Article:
Tile Outlet Always in Stock has opened its second greater Tucson store in Marana, hoping to capitalize on a location near major home improvement businesses.
“This is where it happens,” said franchisee Kara Middendorf, gesturing toward Home Depot and similar establishments off Thornydale Road and Costco Drive.
The 1,800-square foot Marana store opened June 5. Business has been “good,” Middendorf said, with “a decent amount of traffic and sales.”
The Middendorf family, including Joe and Chris, also operates Tile Outlet Always in Stock at 3820 N. Palo Verde.
“We wanted to get our name on the other side of town,” Kara said. “We’re trying to draw from the Northwest, and the North.”
The business sells ceramic, porcelain and natural stone tile and finished granite countertops to contractors, builders and do-it-yourselfers looking to build and remodel kitchens and bathrooms. While Tile Outlet Always in Stock does not install nor cut materials, “we have really good relationships with granite and tile installers,” Middendorf said, and the store can provide estimates for labor and materials.
Lengths of uncut granite countertops range from $199 to $590, depending on the choice from a wide tableau of color. “What’s popular one month is not popular the next,” Middendorf said.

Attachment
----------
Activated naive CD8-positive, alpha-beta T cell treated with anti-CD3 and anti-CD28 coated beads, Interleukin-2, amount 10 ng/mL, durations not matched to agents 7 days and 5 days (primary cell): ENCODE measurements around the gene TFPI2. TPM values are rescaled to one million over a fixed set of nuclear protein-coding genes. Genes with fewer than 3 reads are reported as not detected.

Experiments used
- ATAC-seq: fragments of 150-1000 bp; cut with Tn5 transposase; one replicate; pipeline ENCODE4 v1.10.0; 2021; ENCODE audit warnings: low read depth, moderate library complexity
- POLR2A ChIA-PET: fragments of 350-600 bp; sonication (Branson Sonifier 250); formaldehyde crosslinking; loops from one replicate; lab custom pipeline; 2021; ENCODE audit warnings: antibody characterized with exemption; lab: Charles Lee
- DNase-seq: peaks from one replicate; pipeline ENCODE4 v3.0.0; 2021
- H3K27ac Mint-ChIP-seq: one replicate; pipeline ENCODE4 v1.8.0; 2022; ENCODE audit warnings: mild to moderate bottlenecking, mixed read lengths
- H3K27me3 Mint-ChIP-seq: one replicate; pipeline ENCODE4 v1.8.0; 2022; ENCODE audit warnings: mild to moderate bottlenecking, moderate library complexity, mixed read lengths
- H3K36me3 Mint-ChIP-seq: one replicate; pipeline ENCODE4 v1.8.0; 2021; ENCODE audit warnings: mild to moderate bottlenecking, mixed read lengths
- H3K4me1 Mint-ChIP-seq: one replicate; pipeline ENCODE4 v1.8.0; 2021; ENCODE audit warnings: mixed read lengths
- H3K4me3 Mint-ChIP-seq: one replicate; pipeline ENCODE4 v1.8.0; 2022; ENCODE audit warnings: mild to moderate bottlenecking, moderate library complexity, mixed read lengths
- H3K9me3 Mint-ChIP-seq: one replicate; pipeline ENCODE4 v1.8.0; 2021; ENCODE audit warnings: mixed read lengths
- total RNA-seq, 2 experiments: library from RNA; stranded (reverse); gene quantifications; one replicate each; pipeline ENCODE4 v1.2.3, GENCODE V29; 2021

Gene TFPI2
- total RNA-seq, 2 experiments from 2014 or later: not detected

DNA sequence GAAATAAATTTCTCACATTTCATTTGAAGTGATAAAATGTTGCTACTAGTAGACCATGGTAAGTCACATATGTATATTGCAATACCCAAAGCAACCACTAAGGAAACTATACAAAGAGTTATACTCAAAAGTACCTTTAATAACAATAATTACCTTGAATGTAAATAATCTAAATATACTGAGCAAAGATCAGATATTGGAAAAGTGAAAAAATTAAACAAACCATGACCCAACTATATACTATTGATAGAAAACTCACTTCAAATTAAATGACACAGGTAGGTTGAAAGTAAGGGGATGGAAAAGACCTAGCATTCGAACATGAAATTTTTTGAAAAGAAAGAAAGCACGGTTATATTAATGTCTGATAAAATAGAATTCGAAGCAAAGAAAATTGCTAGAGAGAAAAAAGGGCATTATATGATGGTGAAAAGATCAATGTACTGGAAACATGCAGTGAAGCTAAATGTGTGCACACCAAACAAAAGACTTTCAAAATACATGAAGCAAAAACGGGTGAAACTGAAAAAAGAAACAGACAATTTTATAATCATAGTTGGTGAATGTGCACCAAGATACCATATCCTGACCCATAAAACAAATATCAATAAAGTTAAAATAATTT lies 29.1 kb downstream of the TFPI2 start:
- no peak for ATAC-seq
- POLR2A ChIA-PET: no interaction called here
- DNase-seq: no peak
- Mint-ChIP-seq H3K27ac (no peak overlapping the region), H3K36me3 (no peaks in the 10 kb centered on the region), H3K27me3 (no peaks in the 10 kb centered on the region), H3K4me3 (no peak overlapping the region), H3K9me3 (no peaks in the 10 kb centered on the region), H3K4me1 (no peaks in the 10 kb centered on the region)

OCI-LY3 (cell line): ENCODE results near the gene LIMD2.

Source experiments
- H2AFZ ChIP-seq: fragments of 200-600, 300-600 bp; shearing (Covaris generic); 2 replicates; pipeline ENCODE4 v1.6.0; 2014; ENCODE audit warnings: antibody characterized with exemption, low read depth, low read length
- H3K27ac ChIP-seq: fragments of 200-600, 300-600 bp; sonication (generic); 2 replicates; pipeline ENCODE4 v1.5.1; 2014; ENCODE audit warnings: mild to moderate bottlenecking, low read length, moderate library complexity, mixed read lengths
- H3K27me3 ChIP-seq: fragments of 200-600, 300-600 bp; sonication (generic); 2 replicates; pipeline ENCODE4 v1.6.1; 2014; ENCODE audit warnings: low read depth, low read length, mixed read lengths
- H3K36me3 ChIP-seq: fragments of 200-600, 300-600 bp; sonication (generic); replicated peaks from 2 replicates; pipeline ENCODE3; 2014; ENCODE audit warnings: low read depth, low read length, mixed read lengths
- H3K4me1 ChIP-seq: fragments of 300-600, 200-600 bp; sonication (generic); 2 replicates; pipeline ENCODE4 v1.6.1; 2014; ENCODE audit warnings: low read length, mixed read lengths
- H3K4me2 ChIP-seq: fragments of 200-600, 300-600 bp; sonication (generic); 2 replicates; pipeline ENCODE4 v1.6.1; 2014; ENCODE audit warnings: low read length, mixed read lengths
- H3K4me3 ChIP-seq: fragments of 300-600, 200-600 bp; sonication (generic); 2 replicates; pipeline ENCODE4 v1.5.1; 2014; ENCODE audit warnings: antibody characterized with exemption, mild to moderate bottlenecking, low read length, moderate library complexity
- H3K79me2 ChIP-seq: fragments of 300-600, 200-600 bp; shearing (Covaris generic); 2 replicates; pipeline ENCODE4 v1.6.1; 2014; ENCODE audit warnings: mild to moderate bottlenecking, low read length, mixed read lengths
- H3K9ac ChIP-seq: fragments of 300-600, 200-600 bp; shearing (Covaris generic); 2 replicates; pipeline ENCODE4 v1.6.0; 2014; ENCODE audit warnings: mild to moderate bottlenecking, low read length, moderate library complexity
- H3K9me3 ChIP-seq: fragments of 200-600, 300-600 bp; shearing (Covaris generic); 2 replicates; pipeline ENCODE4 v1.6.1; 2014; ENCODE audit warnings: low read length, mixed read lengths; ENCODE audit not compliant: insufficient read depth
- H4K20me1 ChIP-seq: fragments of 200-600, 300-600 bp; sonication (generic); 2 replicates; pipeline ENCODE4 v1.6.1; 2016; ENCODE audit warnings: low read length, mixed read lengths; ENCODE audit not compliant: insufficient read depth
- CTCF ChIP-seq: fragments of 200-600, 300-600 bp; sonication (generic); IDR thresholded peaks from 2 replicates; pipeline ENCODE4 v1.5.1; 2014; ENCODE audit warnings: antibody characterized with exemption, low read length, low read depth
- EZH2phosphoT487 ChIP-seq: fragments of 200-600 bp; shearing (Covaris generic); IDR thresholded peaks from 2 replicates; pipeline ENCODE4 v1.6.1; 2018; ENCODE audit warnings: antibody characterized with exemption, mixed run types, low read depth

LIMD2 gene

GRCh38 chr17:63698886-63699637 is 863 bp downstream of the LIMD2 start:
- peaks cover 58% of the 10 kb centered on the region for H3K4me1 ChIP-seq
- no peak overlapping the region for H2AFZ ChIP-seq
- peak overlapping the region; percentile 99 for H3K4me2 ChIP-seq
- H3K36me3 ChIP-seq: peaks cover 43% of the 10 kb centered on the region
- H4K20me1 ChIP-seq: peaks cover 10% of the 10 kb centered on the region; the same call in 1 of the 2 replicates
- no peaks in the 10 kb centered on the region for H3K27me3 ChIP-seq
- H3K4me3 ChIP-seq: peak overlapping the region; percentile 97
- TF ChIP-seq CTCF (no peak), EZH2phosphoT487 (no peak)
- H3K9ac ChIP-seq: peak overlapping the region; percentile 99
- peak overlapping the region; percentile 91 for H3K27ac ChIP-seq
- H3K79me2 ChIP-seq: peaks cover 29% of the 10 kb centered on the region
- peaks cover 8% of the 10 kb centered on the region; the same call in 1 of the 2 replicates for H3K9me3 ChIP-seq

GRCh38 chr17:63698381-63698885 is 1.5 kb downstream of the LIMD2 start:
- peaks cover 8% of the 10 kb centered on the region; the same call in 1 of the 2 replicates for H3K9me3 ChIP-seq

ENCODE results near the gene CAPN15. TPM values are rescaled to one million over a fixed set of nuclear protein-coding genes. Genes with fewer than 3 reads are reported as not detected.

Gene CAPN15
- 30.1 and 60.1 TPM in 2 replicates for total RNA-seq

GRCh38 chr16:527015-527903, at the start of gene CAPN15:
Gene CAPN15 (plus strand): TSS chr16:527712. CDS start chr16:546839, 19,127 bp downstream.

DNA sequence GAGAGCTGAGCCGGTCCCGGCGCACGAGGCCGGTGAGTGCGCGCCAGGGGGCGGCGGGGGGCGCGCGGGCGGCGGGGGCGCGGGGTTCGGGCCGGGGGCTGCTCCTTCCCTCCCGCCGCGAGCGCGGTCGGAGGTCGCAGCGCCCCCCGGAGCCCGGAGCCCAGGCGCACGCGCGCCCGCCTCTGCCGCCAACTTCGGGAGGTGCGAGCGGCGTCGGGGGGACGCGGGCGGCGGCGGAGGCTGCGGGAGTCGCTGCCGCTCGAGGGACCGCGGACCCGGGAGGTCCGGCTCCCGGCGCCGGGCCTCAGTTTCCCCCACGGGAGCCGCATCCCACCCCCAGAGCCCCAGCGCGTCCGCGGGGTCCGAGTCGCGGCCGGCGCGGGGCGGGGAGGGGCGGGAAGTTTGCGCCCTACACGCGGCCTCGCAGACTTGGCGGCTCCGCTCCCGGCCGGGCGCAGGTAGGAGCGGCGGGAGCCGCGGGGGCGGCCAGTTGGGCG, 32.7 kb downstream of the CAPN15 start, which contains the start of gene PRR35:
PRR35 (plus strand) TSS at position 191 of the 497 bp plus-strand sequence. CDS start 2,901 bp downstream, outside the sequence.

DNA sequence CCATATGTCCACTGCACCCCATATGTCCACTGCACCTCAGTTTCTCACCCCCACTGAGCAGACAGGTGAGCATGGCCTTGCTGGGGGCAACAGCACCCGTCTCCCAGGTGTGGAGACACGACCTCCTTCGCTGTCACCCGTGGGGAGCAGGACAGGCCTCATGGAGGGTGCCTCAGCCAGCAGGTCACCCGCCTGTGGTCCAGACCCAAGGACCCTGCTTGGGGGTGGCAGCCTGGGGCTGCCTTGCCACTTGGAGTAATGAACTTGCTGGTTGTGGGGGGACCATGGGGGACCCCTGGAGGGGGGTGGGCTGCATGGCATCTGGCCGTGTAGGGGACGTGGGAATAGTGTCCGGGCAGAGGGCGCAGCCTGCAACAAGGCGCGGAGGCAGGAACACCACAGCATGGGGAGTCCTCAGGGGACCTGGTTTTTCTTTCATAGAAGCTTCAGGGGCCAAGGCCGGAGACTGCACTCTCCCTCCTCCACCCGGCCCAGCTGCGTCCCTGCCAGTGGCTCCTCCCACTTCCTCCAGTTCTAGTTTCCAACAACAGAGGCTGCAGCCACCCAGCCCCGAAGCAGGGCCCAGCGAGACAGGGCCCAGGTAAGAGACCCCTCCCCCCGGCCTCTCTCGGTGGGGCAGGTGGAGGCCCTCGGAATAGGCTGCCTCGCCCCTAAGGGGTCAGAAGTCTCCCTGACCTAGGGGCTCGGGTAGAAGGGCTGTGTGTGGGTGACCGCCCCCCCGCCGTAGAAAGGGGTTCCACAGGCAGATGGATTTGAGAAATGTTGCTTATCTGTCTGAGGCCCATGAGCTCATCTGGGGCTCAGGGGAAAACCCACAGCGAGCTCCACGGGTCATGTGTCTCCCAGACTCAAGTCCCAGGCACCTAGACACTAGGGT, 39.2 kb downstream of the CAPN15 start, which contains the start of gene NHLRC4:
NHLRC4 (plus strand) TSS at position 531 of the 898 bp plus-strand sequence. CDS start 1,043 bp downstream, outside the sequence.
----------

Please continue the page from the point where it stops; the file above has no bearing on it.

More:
She enjoys the artistic side of material selection. “I’ve always been interested in and loved doing decorating and design,” Middendorf said. Granite should be matched with cabinets, flooring, and paint, along with “how much light is in the room.” The transplanted Kentuckian enjoys customers with “more of a creative vision. It’s fun with customers who are excited with their projects.”
Most of the business’s granite comes from Brazil and India, with other stone from China and the U.S. Pieces are finished, with rounded edging, saving money over raw pieces of stone that must be worked.
There are walls of tile in the store. In Arizona, “everyone tiles their floors,” Middendorf said, so there is travertine, marble and slate tile, “expensive and trendy” glass tile, tile that looks like wood, porcelain and ceramic tile. Middendorf explains the differences between porcelain and ceramic. Porcelain tile is heated to a higher degree, which is why it is denser, heavier and “will not absorb as much moisture.”
More people are looking to remodel kitchens and bathrooms during the housing slowdown, Middendorf suggests. “They say ‘I’m staying in my home, I can’t sell it for what I want,’” so they remodel.
Cost to remodel a typical kitchen “through us” represents “probably a couple grand” in investment, Middendorf said. People should look at the relative “life spans” of tile and carpet when pricing the floor coverings, she said. Stone and tile are made to last, she explained.
“Granite doesn’t go out of style. It’s kind of ageless.”